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|Title:||The clinical research enterprise in critical care: what's right, what's wrong, and what's ahead?||Austin Authors:||Reade, Michael C;Angus, Derek C||Affiliation:||Department of Intensive Care Medicine (MCR), Austin Hospital, University of Melbourne, Melbourne, Victoria, Australia||Issue Date:||1-Jan-2009||Publication information:||Critical Care Medicine; 37(1 Suppl): S1-9||Abstract:||Intensivists have been remarkably successful in using randomized controlled trials to assess aspects of current practice. Unfortunately, this success has not been mirrored in trials of new pharmacotherapy, despite convincing pathophysiological rationales and encouraging preliminary studies. Misunderstandings of biological processes and flawed early clinical studies have led to the almost universal failure of fundamentally new treatments subjected to large phase III trials, despite their sound methodology. Compounding these problems is the tendency for new approaches to be either implemented widely on the basis of relatively poor studies or ignored despite strong supporting evidence. Having mastered the principles of evidence-based medicine in assessing existing therapy, intensivists have established a strong foundation. Critical care medicine must now embrace the challenge of translating a more solid understanding of basic disease mechanisms into widely implemented treatments.||Gov't Doc #:||19104206||URI:||http://ahro.austin.org.au/austinjspui/handle/1/10734||DOI:||10.1097/CCM.0b013e318192074c||Journal:||Critical Care Medicine||URL:||https://pubmed.ncbi.nlm.nih.gov/19104206||Type:||Journal Article||Subjects:||Biomedical Research.organization & administration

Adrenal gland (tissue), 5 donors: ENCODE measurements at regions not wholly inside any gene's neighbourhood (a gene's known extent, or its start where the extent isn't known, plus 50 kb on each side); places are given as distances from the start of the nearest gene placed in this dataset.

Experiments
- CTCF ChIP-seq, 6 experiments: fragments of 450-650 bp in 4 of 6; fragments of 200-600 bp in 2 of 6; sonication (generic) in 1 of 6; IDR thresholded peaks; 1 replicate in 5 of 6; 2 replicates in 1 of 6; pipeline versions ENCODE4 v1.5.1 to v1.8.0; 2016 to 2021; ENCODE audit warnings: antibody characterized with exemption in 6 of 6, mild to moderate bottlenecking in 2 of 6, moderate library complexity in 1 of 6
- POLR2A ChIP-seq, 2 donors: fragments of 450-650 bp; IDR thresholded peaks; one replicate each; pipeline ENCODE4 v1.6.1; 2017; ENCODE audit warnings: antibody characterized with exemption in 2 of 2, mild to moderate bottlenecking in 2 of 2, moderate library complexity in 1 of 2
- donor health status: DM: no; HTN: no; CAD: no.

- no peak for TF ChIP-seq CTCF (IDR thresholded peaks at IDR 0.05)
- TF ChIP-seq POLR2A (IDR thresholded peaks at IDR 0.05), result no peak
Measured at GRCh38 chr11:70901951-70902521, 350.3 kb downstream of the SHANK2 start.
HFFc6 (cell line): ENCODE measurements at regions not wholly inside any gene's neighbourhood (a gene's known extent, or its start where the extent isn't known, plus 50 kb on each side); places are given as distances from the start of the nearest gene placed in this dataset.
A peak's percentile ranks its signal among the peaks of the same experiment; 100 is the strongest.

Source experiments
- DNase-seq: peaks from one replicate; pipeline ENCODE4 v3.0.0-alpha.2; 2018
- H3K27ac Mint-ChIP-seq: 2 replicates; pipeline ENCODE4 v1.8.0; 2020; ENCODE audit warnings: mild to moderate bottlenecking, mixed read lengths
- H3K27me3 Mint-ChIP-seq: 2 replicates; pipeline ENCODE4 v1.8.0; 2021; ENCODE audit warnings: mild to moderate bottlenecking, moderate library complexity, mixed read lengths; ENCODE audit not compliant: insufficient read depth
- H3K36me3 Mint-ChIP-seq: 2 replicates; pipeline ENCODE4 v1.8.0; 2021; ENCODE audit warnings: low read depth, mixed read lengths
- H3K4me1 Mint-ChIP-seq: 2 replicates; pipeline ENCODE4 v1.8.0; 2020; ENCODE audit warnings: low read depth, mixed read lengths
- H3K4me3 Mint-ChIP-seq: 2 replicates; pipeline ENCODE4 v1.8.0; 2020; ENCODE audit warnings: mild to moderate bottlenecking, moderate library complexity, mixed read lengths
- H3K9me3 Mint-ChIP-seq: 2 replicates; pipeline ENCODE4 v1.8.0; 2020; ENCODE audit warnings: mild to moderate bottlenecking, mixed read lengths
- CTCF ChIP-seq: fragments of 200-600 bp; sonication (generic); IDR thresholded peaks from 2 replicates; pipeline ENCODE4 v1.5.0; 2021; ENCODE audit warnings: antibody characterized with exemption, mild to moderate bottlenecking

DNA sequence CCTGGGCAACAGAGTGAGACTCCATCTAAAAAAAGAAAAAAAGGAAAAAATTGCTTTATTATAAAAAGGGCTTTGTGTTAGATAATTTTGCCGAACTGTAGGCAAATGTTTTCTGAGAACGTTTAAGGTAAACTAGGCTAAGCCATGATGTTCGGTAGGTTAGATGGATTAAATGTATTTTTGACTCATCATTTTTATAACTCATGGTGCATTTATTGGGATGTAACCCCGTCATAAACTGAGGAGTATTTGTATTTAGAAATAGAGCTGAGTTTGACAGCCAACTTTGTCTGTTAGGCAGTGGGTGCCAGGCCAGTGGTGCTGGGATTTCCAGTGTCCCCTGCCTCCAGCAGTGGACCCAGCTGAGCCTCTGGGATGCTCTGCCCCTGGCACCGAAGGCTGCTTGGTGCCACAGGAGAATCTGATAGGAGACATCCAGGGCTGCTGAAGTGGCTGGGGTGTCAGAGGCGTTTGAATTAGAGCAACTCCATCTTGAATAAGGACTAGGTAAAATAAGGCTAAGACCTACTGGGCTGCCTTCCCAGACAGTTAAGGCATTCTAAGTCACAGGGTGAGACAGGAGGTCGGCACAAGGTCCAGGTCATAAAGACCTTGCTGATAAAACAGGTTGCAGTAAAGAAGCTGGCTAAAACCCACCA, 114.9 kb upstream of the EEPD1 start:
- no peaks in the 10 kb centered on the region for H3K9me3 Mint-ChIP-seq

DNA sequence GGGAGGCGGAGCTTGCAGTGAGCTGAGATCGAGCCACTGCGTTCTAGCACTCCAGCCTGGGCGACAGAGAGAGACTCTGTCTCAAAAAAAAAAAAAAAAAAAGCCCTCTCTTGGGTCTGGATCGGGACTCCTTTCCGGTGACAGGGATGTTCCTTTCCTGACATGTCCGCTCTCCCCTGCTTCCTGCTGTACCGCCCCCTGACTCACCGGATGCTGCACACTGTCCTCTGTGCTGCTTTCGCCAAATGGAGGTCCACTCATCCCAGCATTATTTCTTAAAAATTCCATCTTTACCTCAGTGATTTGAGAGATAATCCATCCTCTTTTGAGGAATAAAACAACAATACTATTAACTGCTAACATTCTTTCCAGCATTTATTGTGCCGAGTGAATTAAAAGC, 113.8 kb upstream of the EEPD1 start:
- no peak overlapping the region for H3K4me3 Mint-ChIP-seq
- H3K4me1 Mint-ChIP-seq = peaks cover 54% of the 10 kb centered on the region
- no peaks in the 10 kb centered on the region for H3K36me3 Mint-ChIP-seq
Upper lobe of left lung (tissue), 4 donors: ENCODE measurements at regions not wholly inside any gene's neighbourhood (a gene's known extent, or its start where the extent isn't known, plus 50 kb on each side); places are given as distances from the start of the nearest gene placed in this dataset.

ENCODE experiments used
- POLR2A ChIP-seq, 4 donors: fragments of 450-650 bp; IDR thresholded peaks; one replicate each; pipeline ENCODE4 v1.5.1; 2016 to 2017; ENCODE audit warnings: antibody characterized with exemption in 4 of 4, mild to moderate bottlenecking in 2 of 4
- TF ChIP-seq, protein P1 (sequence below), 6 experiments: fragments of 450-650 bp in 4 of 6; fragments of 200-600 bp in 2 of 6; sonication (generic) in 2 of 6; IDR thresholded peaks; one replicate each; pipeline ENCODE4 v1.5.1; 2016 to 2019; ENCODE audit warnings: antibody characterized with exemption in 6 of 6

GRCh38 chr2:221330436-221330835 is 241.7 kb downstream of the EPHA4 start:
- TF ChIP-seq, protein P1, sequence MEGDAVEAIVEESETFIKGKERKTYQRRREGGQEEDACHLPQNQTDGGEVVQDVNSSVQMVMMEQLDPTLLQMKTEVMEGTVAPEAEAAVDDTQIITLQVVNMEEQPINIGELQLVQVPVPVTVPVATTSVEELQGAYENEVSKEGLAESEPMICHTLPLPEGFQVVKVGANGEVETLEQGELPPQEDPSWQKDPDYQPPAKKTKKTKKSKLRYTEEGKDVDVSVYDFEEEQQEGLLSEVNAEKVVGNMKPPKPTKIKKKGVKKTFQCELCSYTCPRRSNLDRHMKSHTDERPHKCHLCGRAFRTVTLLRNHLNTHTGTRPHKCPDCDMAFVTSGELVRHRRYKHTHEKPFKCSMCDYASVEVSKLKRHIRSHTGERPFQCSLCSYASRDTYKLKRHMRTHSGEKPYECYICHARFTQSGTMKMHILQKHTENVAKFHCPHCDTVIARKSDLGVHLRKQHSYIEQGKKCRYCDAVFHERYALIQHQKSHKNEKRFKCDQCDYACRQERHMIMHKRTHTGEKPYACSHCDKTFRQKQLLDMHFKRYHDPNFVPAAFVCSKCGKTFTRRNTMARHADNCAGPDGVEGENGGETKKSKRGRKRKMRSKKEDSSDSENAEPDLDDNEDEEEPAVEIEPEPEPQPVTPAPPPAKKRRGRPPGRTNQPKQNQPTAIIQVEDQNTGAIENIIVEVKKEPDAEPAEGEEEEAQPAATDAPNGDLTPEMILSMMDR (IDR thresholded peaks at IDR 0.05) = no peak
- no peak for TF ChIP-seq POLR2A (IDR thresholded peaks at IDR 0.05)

Clinical Trials as Topic
Research Support as Topic
|Appears in Collections:||Journal articles|
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